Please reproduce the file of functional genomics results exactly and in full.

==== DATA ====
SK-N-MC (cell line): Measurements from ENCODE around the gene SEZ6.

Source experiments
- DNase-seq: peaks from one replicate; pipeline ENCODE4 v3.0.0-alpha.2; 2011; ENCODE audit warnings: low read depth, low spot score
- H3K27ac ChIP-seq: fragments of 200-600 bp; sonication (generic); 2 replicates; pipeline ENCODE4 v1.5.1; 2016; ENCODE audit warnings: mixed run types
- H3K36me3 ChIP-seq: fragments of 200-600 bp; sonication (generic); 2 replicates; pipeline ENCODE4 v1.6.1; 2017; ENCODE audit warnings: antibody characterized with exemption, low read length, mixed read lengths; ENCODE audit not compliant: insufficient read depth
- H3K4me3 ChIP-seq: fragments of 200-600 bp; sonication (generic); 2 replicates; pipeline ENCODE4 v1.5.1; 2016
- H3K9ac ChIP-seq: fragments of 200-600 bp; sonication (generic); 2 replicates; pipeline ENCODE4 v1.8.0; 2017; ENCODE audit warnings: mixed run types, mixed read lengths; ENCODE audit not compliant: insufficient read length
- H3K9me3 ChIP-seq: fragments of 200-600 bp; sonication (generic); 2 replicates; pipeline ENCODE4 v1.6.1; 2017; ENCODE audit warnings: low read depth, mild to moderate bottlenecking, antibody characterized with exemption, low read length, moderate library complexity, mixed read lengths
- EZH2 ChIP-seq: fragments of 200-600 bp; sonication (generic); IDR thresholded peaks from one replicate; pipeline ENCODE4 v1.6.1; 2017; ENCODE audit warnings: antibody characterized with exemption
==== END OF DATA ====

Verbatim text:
SK-N-MC (cell line): Measurements from ENCODE around the gene SEZ6.

Source experiments
- DNase-seq: peaks from one replicate; pipeline ENCODE4 v3.0.0-alpha.2; 2011; ENCODE audit warnings: low read depth, low spot score
- H3K27ac ChIP-seq: fragments of 200-600 bp; sonication (generic); 2 replicates; pipeline ENCODE4 v1.5.1; 2016; ENCODE audit warnings: mixed run types
- H3K36me3 ChIP-seq: fragments of 200-600 bp; sonication (generic); 2 replicates; pipeline ENCODE4 v1.6.1; 2017; ENCODE audit warnings: antibody characterized with exemption, low read length, mixed read lengths; ENCODE audit not compliant: insufficient read depth
- H3K4me3 ChIP-seq: fragments of 200-600 bp; sonication (generic); 2 replicates; pipeline ENCODE4 v1.5.1; 2016
- H3K9ac ChIP-seq: fragments of 200-600 bp; sonication (generic); 2 replicates; pipeline ENCODE4 v1.8.0; 2017; ENCODE audit warnings: mixed run types, mixed read lengths; ENCODE audit not compliant: insufficient read length
- H3K9me3 ChIP-seq: fragments of 200-600 bp; sonication (generic); 2 replicates; pipeline ENCODE4 v1.6.1; 2017; ENCODE audit warnings: low read depth, mild to moderate bottlenecking, antibody characterized with exemption, low read length, moderate library complexity, mixed read lengths
- EZH2 ChIP-seq: fragments of 200-600 bp; sonication (generic); IDR thresholded peaks from one replicate; pipeline ENCODE4 v1.6.1; 2017; ENCODE audit warnings: antibody characterized with exemption